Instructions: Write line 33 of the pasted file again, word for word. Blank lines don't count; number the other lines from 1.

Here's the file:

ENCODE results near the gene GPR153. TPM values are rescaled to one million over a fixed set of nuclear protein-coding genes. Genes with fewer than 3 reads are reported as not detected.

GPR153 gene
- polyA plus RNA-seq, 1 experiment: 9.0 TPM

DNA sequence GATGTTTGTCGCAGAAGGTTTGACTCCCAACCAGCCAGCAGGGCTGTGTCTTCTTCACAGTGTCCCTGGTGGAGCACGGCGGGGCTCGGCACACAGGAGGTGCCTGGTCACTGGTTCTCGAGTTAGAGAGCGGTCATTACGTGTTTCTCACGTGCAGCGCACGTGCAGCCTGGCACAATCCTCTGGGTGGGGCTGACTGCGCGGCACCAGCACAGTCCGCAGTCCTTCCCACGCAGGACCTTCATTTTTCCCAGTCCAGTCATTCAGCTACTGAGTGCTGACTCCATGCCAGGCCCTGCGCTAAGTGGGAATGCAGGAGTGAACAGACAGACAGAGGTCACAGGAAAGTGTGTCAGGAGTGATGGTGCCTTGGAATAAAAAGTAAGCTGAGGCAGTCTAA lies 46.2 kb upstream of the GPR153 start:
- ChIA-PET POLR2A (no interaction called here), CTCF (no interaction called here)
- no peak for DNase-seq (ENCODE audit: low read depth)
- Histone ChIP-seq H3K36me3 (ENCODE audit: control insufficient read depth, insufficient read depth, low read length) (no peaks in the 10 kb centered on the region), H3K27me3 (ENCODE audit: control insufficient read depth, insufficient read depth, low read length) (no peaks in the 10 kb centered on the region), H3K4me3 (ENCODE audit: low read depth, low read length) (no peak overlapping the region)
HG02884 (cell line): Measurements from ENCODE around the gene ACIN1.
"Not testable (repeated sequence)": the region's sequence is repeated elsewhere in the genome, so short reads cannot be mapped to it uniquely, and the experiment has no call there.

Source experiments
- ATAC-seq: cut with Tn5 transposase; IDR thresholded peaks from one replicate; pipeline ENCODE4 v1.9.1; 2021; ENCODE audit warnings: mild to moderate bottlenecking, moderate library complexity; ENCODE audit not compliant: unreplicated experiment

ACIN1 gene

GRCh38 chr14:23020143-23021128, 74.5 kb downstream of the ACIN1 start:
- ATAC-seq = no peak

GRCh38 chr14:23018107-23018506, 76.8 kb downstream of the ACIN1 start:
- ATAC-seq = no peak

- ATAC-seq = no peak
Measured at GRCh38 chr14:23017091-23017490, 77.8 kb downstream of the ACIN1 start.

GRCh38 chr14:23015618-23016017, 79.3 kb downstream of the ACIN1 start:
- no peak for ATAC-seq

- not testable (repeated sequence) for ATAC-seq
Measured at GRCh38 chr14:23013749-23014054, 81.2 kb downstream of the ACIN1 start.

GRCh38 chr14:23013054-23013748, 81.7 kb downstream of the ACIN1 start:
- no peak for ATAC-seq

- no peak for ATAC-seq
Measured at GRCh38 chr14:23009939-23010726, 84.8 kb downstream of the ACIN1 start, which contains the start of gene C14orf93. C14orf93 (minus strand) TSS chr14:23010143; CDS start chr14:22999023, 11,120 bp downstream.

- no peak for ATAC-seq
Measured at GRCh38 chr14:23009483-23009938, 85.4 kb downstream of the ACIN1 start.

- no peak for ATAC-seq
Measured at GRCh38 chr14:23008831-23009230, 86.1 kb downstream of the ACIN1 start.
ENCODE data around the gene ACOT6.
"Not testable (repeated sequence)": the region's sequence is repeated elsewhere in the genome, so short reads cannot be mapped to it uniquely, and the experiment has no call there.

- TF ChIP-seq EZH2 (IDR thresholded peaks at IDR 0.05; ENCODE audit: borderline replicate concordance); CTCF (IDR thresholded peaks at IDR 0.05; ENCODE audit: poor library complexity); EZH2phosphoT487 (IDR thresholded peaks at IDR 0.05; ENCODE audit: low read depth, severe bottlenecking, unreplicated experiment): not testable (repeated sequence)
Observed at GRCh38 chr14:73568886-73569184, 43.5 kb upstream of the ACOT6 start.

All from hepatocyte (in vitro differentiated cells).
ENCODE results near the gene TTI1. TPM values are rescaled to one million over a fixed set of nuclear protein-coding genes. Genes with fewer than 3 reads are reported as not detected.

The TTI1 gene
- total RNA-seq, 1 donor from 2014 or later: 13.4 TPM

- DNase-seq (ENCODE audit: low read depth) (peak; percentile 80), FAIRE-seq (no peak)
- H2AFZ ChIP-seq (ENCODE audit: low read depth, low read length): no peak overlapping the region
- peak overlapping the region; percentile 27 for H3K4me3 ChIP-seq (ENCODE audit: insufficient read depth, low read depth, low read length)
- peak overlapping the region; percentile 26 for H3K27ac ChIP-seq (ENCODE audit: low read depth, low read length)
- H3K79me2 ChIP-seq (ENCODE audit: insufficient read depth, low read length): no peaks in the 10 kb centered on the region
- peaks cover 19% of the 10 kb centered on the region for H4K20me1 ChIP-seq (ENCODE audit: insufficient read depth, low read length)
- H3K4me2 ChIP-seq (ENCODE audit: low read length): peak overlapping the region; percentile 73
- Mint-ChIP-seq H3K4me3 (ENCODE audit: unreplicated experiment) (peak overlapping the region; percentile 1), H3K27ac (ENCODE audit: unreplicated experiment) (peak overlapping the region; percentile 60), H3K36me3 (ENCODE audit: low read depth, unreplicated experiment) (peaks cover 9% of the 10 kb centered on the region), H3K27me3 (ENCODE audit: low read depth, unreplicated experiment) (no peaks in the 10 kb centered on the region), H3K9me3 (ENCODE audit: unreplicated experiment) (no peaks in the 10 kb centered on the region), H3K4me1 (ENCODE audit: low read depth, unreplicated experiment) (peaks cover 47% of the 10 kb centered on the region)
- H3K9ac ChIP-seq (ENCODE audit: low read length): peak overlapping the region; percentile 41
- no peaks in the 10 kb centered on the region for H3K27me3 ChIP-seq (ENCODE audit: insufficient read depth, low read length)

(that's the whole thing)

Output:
- TF ChIP-seq EZH2 (IDR thresholded peaks at IDR 0.05; ENCODE audit: borderline replicate concordance); CTCF (IDR thresholded peaks at IDR 0.05; ENCODE audit: poor library complexity); EZH2phosphoT487 (IDR thresholded peaks at IDR 0.05; ENCODE audit: low read depth, severe bottlenecking, unreplicated experiment): not testable (repeated sequence)